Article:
Review Article

The Gut Microbiome in Inflammatory Bowel Disease—Avenues for Microbial Management

J. McIlroy; G. Ianiro; I. Mukhopadhya; R. Hansen; G. L. Hold

Disclosures

Aliment Pharmacol Ther. 2018;47(1):26-42. 

In This Article

Mucosal vs Faecal Microbial Populations

When considering the issue of mucosal vs faecal populations, there is limited comparison of both sample types within the same patient cohort, highlighting a gap in our understanding. The current evidence would indicate that only limited differences exist between different mucosal sites, or between inflamed and uninflamed mucosa, but significant differences exist between mucosal and luminal microbial populations—even within healthy individuals.[34,38,39] Table 1 summarises publications which describe microbial composition between IBD (either CD or ulcerative colitis) and healthy controls, where next-generation sequencing was used as the principal analysis tool (Table 1). In CD, a systematic review, published in 2015, documented the microbial alterations seen in luminal (faecal) vs mucosal samples.[40] In total 73 studies were included with 6 or more CD patients compared to healthy controls. Post-operative CD was not included in the review. In both luminal and mucosal samples, a reduction in microbial richness was apparent and mainly attributed to reduction of diversity within the Firmicutes phylum. Increases in Bacteroidetes and Enterobacteriaceae (Proteobacteria phylum) were seen, with E. coli specifically noted to rise in both tissue and faecal samples, relative to healthy controls. Reductions in the Firmicutes member F. prausnitzii were also noted, particularly in ileal CD.[40]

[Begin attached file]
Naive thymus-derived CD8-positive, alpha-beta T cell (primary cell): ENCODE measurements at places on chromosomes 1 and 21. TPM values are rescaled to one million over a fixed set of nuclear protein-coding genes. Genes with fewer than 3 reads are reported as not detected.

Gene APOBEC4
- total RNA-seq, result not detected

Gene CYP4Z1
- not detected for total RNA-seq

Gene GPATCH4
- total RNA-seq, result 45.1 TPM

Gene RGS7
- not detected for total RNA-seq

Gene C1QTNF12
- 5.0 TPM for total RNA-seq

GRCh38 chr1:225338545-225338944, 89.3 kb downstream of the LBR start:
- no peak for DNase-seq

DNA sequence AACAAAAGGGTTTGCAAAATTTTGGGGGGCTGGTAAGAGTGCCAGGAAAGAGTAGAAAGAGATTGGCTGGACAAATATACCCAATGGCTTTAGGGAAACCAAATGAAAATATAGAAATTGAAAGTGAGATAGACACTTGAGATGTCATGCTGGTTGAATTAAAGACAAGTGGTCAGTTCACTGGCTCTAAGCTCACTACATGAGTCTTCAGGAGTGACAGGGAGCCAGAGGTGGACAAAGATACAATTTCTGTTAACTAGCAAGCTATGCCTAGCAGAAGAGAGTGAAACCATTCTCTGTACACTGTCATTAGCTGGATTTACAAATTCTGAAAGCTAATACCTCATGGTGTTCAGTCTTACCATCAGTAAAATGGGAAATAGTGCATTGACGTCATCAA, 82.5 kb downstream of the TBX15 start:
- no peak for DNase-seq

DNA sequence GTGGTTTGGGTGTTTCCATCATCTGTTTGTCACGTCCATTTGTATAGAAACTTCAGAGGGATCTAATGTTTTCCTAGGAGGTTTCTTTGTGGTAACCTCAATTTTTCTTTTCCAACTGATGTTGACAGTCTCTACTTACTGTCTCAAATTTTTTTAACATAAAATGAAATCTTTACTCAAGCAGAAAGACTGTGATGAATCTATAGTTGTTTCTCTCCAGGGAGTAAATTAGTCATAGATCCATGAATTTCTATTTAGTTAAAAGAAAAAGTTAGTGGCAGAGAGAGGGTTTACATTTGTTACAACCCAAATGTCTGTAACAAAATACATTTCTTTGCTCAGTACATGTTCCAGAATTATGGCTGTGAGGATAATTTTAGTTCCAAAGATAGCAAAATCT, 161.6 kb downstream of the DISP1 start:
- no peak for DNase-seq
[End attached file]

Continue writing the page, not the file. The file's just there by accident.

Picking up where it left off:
Abnormalities in the intestinal microbiota have also been reported in ulcerative colitis, although to a lesser degree compared to CD. Less diverse microbiota profiles have been demonstrated in ulcerative colitis patient samples, and in particular, the finding of increased Clostridium perfringens in faeces suggests a role in disease exacerbation.[41] A decrease in Fusicatenibacter saccharivorans in patients with active ulcerative colitis has also been reported, in contrast to the increase observed in patients with quiescent disease.[42]

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